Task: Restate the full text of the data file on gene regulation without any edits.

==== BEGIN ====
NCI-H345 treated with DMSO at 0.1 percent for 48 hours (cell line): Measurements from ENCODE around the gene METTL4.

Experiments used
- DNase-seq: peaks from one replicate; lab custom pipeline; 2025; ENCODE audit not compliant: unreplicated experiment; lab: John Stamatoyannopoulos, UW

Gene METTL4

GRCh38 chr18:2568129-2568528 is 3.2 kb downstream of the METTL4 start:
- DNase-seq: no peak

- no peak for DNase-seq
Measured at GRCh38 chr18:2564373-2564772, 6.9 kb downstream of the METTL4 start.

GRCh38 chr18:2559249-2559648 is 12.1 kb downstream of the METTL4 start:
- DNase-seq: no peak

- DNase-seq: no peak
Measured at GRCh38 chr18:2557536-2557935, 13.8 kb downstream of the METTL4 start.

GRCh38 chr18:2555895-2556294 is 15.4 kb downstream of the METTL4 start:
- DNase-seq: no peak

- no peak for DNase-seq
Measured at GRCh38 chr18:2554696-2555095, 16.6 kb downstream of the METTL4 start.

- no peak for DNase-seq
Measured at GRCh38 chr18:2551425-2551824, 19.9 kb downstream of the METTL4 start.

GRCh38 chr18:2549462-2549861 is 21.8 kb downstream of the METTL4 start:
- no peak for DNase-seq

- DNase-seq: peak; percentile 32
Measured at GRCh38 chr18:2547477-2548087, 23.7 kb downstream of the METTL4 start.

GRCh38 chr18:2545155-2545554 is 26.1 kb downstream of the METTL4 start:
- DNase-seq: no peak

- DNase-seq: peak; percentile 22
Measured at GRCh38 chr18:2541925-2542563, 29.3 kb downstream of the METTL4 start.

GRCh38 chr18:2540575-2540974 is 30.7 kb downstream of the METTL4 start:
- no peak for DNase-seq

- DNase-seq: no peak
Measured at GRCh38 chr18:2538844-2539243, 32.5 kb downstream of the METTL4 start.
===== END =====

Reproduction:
NCI-H345 treated with DMSO at 0.1 percent for 48 hours (cell line): Measurements from ENCODE around the gene METTL4.

Experiments used
- DNase-seq: peaks from one replicate; lab custom pipeline; 2025; ENCODE audit not compliant: unreplicated experiment; lab: John Stamatoyannopoulos, UW

Gene METTL4

GRCh38 chr18:2568129-2568528 is 3.2 kb downstream of the METTL4 start:
- DNase-seq: no peak

- no peak for DNase-seq
Measured at GRCh38 chr18:2564373-2564772, 6.9 kb downstream of the METTL4 start.

GRCh38 chr18:2559249-2559648 is 12.1 kb downstream of the METTL4 start:
- DNase-seq: no peak

- DNase-seq: no peak
Measured at GRCh38 chr18:2557536-2557935, 13.8 kb downstream of the METTL4 start.

GRCh38 chr18:2555895-2556294 is 15.4 kb downstream of the METTL4 start:
- DNase-seq: no peak

- no peak for DNase-seq
Measured at GRCh38 chr18:2554696-2555095, 16.6 kb downstream of the METTL4 start.

- no peak for DNase-seq
Measured at GRCh38 chr18:2551425-2551824, 19.9 kb downstream of the METTL4 start.

GRCh38 chr18:2549462-2549861 is 21.8 kb downstream of the METTL4 start:
- no peak for DNase-seq

- DNase-seq: peak; percentile 32
Measured at GRCh38 chr18:2547477-2548087, 23.7 kb downstream of the METTL4 start.

GRCh38 chr18:2545155-2545554 is 26.1 kb downstream of the METTL4 start:
- DNase-seq: no peak

- DNase-seq: peak; percentile 22
Measured at GRCh38 chr18:2541925-2542563, 29.3 kb downstream of the METTL4 start.

GRCh38 chr18:2540575-2540974 is 30.7 kb downstream of the METTL4 start:
- no peak for DNase-seq

- DNase-seq: no peak
Measured at GRCh38 chr18:2538844-2539243, 32.5 kb downstream of the METTL4 start.